Helicobacter, Vibrio, Campylobacter, Anaerobes Flashcards Preview

Gastrointestinal > Helicobacter, Vibrio, Campylobacter, Anaerobes > Flashcards

Flashcards in Helicobacter, Vibrio, Campylobacter, Anaerobes Deck (50):
1

What causes ulcers (Gastric and Duodenal for the most part)

Helicobacter Pylori

2

How is H. Pylori spread?

Fecal- Oral
Passage of Gastric Juices from human to human

3

H. Pylori is thought to cause what percentage of duodenal ulcers?

95%

4

H Pylori is thought to cause what percentage of gastric ulcers?

70%...the rest from NSAID use

5

Remember that H. Pylori can predispose to cancer because of the almost constant metaplasia

ok

6

Name the H. Pylori virulence factors

- VacA encodes "Vacuolating Cytotoxin"
- Cag
- Urease
- PAI (Pathogenicity associated Island)

7

What is VacA?

Vacuolating cytotoxin punches holes in endosomes and lysosomes which leads to cell death.

8

What is Urease?

Urease is secreted by H. Pylori because it neutralizes the acidic environment of the stomach

9

What is Cag?

rearranges the cytoskeleton

10

What is a Pathogenicity Associated Island?

A PAI is a big chunk of DNA that can be inserted into the bacterial chromosome. In the case of H. Pylori it encodes a type III secretion system which can bring in things from the outside

11

What is the morphology of H. Pylori?

Slender gram negative rods with flagella
Microaerophillic-- just want a little bit of air, almost anaerobic

12

What actually causes the ulcers in H. Pylori infection

Its a combination of the cell destruction from VacA, Cag, and immune response

13

Dx of H. Pylori

- Endoscopy with biopsy and culture
- Urea Breath test
- Serology

14

What's the most common bacterial infection in developed nations

Campylobacter jejuni

15

How would you come into contact with Campylobacter?

Undercooked poultry and unpasteurized milk, also contaminated water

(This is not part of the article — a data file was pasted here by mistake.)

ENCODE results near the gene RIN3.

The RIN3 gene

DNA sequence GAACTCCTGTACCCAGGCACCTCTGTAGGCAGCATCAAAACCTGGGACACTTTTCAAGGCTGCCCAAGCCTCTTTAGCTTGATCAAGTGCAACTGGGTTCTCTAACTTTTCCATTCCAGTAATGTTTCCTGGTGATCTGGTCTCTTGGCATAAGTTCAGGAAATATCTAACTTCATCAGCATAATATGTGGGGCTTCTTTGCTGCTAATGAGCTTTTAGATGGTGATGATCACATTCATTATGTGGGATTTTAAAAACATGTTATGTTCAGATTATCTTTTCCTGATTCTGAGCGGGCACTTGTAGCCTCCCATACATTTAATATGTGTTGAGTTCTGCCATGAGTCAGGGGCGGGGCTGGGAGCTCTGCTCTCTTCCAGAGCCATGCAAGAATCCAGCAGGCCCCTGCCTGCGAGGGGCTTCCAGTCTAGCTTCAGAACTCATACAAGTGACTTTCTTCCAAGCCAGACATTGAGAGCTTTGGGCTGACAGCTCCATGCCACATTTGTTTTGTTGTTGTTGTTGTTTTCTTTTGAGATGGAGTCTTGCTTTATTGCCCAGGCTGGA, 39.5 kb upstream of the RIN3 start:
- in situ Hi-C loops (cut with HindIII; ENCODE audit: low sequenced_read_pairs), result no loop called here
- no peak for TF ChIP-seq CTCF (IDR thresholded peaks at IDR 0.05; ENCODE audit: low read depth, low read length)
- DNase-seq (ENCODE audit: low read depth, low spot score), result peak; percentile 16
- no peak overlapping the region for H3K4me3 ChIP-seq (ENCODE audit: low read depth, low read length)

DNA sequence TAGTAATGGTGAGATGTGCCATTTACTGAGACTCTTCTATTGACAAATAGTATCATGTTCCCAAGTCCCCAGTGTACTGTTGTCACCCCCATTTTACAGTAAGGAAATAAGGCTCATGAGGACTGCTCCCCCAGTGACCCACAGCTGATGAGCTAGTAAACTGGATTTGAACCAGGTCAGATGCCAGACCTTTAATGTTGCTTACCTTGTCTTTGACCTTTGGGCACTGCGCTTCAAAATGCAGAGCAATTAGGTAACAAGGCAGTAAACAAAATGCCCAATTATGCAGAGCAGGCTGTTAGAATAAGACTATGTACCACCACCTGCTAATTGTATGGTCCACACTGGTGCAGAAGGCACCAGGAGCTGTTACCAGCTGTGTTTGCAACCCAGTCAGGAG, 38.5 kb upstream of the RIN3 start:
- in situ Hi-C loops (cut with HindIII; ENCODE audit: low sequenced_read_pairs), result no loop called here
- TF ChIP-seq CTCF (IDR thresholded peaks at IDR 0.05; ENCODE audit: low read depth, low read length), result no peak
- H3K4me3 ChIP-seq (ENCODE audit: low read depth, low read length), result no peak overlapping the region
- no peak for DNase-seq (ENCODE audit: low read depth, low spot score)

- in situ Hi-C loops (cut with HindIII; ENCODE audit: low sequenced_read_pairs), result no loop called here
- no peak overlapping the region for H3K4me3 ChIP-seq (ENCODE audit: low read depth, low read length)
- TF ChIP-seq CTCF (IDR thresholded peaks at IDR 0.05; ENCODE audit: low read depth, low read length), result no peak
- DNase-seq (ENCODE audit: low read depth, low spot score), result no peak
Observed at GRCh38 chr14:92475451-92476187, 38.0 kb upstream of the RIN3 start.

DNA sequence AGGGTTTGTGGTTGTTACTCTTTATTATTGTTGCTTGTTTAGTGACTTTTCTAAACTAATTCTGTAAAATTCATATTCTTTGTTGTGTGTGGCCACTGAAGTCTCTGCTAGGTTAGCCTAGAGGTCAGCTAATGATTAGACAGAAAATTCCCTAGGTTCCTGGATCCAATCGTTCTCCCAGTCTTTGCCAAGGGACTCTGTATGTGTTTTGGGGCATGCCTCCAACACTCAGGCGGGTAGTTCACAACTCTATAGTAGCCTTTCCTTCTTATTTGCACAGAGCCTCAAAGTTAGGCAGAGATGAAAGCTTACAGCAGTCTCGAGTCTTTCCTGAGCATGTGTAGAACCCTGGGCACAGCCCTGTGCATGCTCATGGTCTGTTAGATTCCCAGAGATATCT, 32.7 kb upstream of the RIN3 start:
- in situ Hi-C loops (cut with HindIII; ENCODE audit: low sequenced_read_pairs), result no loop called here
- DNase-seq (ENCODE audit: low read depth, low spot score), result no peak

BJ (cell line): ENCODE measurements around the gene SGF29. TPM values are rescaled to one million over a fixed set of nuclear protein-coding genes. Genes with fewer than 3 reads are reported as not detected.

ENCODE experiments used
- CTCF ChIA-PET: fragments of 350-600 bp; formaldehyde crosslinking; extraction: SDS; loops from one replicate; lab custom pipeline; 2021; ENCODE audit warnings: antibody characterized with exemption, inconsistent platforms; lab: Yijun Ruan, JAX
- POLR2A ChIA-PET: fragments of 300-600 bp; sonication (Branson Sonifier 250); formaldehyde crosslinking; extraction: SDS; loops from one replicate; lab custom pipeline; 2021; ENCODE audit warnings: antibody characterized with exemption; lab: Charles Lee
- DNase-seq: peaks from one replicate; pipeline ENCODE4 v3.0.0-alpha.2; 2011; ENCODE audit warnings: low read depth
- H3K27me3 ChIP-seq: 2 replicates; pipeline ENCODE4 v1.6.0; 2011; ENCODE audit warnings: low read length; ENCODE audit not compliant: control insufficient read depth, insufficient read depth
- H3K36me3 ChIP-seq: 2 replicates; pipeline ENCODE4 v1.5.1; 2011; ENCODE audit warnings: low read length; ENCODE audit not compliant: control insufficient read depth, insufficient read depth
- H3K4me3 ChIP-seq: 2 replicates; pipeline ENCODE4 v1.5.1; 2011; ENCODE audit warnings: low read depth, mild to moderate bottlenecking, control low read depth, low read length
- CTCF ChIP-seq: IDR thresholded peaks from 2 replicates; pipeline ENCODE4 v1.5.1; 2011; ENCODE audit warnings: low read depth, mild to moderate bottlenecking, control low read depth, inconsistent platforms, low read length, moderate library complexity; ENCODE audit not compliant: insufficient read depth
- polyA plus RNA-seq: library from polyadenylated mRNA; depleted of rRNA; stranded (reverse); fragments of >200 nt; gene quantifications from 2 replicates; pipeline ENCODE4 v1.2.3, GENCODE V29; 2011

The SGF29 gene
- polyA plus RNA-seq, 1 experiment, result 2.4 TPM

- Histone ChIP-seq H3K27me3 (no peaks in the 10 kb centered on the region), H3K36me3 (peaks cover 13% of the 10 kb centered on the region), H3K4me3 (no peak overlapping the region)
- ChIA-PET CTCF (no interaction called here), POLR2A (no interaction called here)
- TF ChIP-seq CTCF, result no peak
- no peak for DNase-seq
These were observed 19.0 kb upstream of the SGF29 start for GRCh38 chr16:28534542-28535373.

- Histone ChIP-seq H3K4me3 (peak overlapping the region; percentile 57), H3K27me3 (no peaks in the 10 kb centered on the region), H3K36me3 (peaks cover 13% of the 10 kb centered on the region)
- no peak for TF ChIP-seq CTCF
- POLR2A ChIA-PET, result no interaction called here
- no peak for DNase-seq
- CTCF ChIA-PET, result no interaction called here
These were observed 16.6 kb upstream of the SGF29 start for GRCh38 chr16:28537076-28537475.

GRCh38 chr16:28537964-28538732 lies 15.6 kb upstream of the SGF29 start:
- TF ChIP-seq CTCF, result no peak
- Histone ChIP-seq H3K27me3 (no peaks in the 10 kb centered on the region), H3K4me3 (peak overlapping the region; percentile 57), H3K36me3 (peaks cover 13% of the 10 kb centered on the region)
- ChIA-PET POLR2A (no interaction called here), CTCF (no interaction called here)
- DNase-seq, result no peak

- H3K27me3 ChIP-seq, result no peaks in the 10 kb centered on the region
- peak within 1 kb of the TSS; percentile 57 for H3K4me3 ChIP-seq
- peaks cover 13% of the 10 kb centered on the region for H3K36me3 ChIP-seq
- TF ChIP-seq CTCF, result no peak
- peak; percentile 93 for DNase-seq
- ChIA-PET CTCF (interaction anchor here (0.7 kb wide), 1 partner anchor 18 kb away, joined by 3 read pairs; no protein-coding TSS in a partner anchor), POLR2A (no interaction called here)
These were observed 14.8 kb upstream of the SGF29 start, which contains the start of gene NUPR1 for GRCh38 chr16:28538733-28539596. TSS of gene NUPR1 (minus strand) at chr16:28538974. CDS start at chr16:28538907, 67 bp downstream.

16

morphology of campylobacter?

Seagull shape (spiral) gram negative rods
Like H. Pylori they are also microaerophillic

17

Incubation period of camp?

1 week

18

Clinical presentation of camp

- fever with apendicitis like pain.
- watery diarrhea that progresses to dysentery with blood and pus

19

Antecedent to Guillain Barre?

Remember that Guillain Barre is rising paralysis. Campylobacter is the most common antecedent to Guillian Barre. Thought to be related to lipooligosacharides from the camp mimicing myelin and the body developing an antibody to it.

20

How long does Camp usually last>

3-7 days

21

Vibrio looks like what?

Curved gram negative rods with a motile flagella
THEY ARE OXIDASE POSITIVE

22

Vibrio = oysters...commonly found in warm saltwater

ok

23

significant vibrio?

Vibrio cholerae
Vibrio parahaemolyticus
Vibrio Vulnificus

24

Cholera spread how

Contaminated water and food

25

Cholera serogroups are based on what

O antigen

26

How many serogroups of cholerae are there>

Over 200

27

Which serogroups are responsible for epidemic and pndemic cholera

O1 and O139

28

O1 serogroup divided into what two biotypes?

- El Tor
- Classical

29

20 liters a day

thats terrible

30

Incubation period of cholera

2-3 days

31

Remember, it takes a high infectious dose of cholerae to infect someone because the bacteria has a hard time making it through the stomach and into the lower bowel.

ok

32

rice water stool

cholerae

33

Virulence factors of cholerae?

- PAI encoded pillus
- Phage encoded toxin (AB Toxin) remember it activates adenylate cyclase and then cAMP which opens chloride channels

34

Cholerae diagnosis

stool culture on TCBS

35

Cholerae treatment?

oral hydration therapy + doxycycline or erythromycin

36

V. Parahaemolyticus

- Free-living in sea water
- Seafood associated food poisoning
- most common seafood illness in japan
- Gulf and Pacific coasts of US
- Watery diarrhea with cramps, nausea, vomitting

37

V. Vulnificus

Free living in sea water as well
- raw oysters or wound infection
- vomitting, diarrhea, abdominal cramps
- IC pts can become septic
- Rare but 20% fatal

38

What do anaerobes lack that prevents them from being able to survive in the presence of oxygen species?

Superoxide dismutase (SOD) and Catalase

39

How do anaerobic bacteria derive their energy?

From carbohydrate fermentation or breaqkdown of AAs

40

Most common anaerobic infection?

Bacterioides Fragilis

41

What is the morphology of Bacterioides Fragillis?

Gram negative Coccobacillus
Has an antiphagocytic capsule which means it can also infect the lungs

42

Prevotella Melaninogenica

Gram negative coccobacillus
Anti-phagocytic capsule

43

Gram Positive Spore forming rods?

Clostridium
These are the only anaerobic spore forming bacteria

44

Large Boxcar gram positive rods

Clostridium Perfringens

45

Gas Gangrene caused by

Clostridium Perfringens

46

How does Gas Gangrene come about

You get a contamination of a wound by the C Perfringens spores

47

Gas comes from?

carbo fermentation

48

C. Perfringens food poisoning

pretty common

49

Vibrio are oxidase?

Oxidase Positive

50

Vibrio Cholerae attach to small intestine epithelium via TCP

Toxin co-regulated pillus (TCP)